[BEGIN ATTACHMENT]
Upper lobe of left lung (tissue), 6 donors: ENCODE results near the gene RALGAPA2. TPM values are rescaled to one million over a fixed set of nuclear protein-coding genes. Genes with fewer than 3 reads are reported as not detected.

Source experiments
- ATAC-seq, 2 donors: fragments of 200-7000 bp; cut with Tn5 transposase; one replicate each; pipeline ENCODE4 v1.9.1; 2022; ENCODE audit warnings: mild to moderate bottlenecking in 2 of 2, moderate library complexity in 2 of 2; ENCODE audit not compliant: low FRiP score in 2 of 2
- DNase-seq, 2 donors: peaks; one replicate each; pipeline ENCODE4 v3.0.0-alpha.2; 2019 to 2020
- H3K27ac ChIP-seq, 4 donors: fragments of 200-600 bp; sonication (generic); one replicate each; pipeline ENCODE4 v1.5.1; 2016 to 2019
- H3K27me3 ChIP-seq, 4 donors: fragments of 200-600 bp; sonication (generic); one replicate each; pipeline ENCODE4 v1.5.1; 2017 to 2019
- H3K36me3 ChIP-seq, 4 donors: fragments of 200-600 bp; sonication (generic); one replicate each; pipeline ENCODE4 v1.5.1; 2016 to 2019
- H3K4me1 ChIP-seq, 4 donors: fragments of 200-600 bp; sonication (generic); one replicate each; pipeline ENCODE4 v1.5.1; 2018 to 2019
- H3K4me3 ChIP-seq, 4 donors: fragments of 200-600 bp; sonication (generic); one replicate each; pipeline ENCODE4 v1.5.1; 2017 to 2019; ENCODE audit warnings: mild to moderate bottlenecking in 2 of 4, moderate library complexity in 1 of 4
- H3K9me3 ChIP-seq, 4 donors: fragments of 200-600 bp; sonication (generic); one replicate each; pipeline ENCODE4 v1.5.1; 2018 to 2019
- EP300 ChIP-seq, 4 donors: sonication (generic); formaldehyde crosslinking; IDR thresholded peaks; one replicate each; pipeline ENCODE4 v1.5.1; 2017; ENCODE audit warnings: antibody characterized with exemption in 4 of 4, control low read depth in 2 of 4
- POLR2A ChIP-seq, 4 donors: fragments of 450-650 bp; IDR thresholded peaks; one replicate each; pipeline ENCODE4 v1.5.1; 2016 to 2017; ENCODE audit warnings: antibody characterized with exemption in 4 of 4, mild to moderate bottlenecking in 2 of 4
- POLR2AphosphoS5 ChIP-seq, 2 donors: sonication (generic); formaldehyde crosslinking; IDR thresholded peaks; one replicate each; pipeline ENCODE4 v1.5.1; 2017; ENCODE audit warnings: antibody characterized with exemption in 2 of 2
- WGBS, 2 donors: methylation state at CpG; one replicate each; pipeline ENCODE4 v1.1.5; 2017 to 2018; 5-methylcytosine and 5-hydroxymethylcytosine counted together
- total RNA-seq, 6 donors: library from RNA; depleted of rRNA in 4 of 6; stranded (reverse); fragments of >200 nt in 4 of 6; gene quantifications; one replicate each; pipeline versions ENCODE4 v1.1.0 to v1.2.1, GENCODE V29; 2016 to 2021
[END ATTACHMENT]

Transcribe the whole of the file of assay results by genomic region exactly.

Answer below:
Upper lobe of left lung (tissue), 6 donors: ENCODE results near the gene RALGAPA2. TPM values are rescaled to one million over a fixed set of nuclear protein-coding genes. Genes with fewer than 3 reads are reported as not detected.

Source experiments
- ATAC-seq, 2 donors: fragments of 200-7000 bp; cut with Tn5 transposase; one replicate each; pipeline ENCODE4 v1.9.1; 2022; ENCODE audit warnings: mild to moderate bottlenecking in 2 of 2, moderate library complexity in 2 of 2; ENCODE audit not compliant: low FRiP score in 2 of 2
- DNase-seq, 2 donors: peaks; one replicate each; pipeline ENCODE4 v3.0.0-alpha.2; 2019 to 2020
- H3K27ac ChIP-seq, 4 donors: fragments of 200-600 bp; sonication (generic); one replicate each; pipeline ENCODE4 v1.5.1; 2016 to 2019
- H3K27me3 ChIP-seq, 4 donors: fragments of 200-600 bp; sonication (generic); one replicate each; pipeline ENCODE4 v1.5.1; 2017 to 2019
- H3K36me3 ChIP-seq, 4 donors: fragments of 200-600 bp; sonication (generic); one replicate each; pipeline ENCODE4 v1.5.1; 2016 to 2019
- H3K4me1 ChIP-seq, 4 donors: fragments of 200-600 bp; sonication (generic); one replicate each; pipeline ENCODE4 v1.5.1; 2018 to 2019
- H3K4me3 ChIP-seq, 4 donors: fragments of 200-600 bp; sonication (generic); one replicate each; pipeline ENCODE4 v1.5.1; 2017 to 2019; ENCODE audit warnings: mild to moderate bottlenecking in 2 of 4, moderate library complexity in 1 of 4
- H3K9me3 ChIP-seq, 4 donors: fragments of 200-600 bp; sonication (generic); one replicate each; pipeline ENCODE4 v1.5.1; 2018 to 2019
- EP300 ChIP-seq, 4 donors: sonication (generic); formaldehyde crosslinking; IDR thresholded peaks; one replicate each; pipeline ENCODE4 v1.5.1; 2017; ENCODE audit warnings: antibody characterized with exemption in 4 of 4, control low read depth in 2 of 4
- POLR2A ChIP-seq, 4 donors: fragments of 450-650 bp; IDR thresholded peaks; one replicate each; pipeline ENCODE4 v1.5.1; 2016 to 2017; ENCODE audit warnings: antibody characterized with exemption in 4 of 4, mild to moderate bottlenecking in 2 of 4
- POLR2AphosphoS5 ChIP-seq, 2 donors: sonication (generic); formaldehyde crosslinking; IDR thresholded peaks; one replicate each; pipeline ENCODE4 v1.5.1; 2017; ENCODE audit warnings: antibody characterized with exemption in 2 of 2
- WGBS, 2 donors: methylation state at CpG; one replicate each; pipeline ENCODE4 v1.1.5; 2017 to 2018; 5-methylcytosine and 5-hydroxymethylcytosine counted together
- total RNA-seq, 6 donors: library from RNA; depleted of rRNA in 4 of 6; stranded (reverse); fragments of >200 nt in 4 of 6; gene quantifications; one replicate each; pipeline versions ENCODE4 v1.1.0 to v1.2.1, GENCODE V29; 2016 to 2021